Grand gestures are not my thing. I don’t make big plans for birthdays or anniversaries, and dislike attending parties and weddings held by other people who are into that sort of thing. That isn’t to say I let important dates or events go by without acknowledgement. I do like intimate plans with less than 5 people and where I know and get along with the others in attendance. Anyway –
For T, who miraculously forgets that it’s his (or even his girlfriend, N’s) birthday no matter how many times you mention it to him, we had dinner at Paradise Biryani House. I don’t have a very discerning palate when it comes to Indian food — it’s either yummy and tolerably spicy, or too spicy. Again, my sensitive tongue means spicy food is not my forte. So, I must extend my thanks to N, who does enjoy spicy foods, for passing along her thoughts on the food.
First, the Chicken Lollipop ($9.90), a ‘Indian-Chinese dish made from [the] middle part of a chicken wing; coated with spicy batter made of flour, egg and spices; deep fried … and served with fresh garlic, chilli and soy sauce’.
Doesn’t that description sound yummy? The middle part of the chicken wing is most flavoursome as its fat and skin cameralise together during preparation. Sadly, this dish was a big disappointment. The ‘lollipops’ looked the part but neither looked nor tasted anything like a chicken wing. The meat was dry, with none of the juicy meat and fat you’d expect of a chicken wing. The batter was not spicy in the least, and there was no sign of the fresh garlic, chilli or soy sauce promised in the menu. Along with the super small size of the dish, this was a major miss.
The Chicken 65 ($9.90) arrives next. It’s a ‘famous south Indian bar food made from diced chicken marinated with ginger, garlic and fresh lemon juice overnight and deep-fried with chick pea flour finished with a touch of curry leaves and garnished with red onions’.
N describes this as a ‘non-spicy chicken tikka’, which she considers to be blow-your-head-off-spicy. We both thought the dish was rather disappointing, though, as you couldn’t taste any of the ginger or garlic or lemon (other than the juice from the fresh lemon slice) that they marinated it with. And while the food on the plate looks somewhat more substantial than the Chicken Lollipops, after eating the chicken, you were left with half a plate of the chick pea batter that was supposed to be coating the chicken — that all fell of with the sauce. Deep fried food should be crunchy on the outside!
A diced lamb dish arrives at our table next. We don’t quite catch its name from the waiter, so we assume it’s part of the lamb korma we ordered (we find out later that it’s not, when the lamb korma arrives). It tastes a lot like slightly tough slow cooked beef cheeks. N describes it as being like beef jerky, but I don’t think it was that dry or tough. We were holding out for the bill to find out what this dish was, but they didn’t charge us for it. From a squiz at the menu, I’m fairly certain it’s the Gonguga Mutton ($14.90).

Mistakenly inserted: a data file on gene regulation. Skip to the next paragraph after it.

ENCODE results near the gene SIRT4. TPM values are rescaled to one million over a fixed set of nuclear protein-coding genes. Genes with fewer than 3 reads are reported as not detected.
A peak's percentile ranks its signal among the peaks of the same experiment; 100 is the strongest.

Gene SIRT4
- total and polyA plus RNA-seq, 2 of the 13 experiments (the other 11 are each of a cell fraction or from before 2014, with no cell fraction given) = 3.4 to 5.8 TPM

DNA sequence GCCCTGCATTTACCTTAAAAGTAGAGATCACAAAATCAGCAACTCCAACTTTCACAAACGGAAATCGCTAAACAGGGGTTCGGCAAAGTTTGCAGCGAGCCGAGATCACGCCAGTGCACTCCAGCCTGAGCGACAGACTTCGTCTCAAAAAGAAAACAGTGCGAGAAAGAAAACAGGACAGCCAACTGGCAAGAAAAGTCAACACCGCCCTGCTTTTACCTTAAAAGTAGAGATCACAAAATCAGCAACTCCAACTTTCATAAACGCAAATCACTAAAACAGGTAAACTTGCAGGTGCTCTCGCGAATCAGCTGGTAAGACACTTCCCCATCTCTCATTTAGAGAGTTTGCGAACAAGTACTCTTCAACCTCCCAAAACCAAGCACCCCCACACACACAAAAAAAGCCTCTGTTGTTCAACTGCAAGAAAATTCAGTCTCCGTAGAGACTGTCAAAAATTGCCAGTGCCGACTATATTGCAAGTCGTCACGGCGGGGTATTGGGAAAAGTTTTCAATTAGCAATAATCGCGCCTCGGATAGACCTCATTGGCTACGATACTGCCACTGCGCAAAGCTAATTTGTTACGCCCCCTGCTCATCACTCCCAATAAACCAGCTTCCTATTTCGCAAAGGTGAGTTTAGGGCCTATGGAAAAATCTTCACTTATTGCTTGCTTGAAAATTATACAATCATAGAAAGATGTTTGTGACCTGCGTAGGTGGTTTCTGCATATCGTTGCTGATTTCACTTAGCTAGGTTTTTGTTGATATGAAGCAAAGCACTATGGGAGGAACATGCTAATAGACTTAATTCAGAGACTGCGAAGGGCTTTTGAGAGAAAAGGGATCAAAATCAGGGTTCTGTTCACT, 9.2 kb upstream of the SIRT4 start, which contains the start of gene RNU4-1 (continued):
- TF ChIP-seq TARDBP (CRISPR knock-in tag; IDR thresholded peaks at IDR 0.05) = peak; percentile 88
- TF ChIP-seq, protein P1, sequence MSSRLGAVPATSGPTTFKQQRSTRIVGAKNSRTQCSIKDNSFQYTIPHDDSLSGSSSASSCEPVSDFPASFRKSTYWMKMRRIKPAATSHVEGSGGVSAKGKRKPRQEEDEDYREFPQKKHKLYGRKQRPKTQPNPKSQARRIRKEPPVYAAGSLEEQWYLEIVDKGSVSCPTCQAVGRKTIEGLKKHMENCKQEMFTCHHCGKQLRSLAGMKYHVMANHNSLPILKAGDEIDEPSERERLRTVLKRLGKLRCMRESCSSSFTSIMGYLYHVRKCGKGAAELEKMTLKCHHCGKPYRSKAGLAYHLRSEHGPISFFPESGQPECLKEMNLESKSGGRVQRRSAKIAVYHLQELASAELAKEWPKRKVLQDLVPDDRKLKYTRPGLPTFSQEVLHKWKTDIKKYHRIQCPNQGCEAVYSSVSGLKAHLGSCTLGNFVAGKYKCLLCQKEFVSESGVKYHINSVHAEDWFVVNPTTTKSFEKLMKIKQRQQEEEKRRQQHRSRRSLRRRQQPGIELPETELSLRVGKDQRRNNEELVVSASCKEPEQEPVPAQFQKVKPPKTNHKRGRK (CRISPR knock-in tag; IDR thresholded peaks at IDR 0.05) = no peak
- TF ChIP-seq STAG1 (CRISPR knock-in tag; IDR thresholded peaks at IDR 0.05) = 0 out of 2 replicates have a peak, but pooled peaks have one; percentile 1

There was bound to be at least one dish we loved — the Butter Chicken ($14.90) or ‘tandoori chicken fillets in a tomato and creamy sauce’. It’s a sweet, super rich and smooth curry. I love dipping naan bread into this sauce. The chicken pieces are also super tender and juicy. Everything just works with this dish. Though I’d have to agree with D that while I love this curry, by the end of the bowl the coconut cream becomes a bit too much. Before then, it’s perfect: it’s fragrant, it’s spicy (in the flavour, rather than heat sense), it’s vibrant.
We ordered the Lamb Korma ($14.90) as our second curry. It’s ‘succulent diced lamb cooked in a mild cashew-nut sauce flavoured with garam masala spices. This is another sweet curry, and as with most lamb dishes its gamy flavours are pretty evident, which makes it a very ‘meaty’ curry. I prefer chicken over lamb so I’ll always prefer the butter chicken even though the flavours of the lamb korma are subtler.
And then naan bread ($2.50 for plain; $2.90 for garlic) of course! We ordered a couple of the garlic ones to begin with and later switched to the plain ones as you’re not able to tell the difference after it’s mopped up the curries. The naan is made fresh to order and piping hot and delicious!
While there’s some misses, we’ll always be back for the butter chicken.
Paradise Biryani House is located at 4 George St, North Strathfield NSW 2137.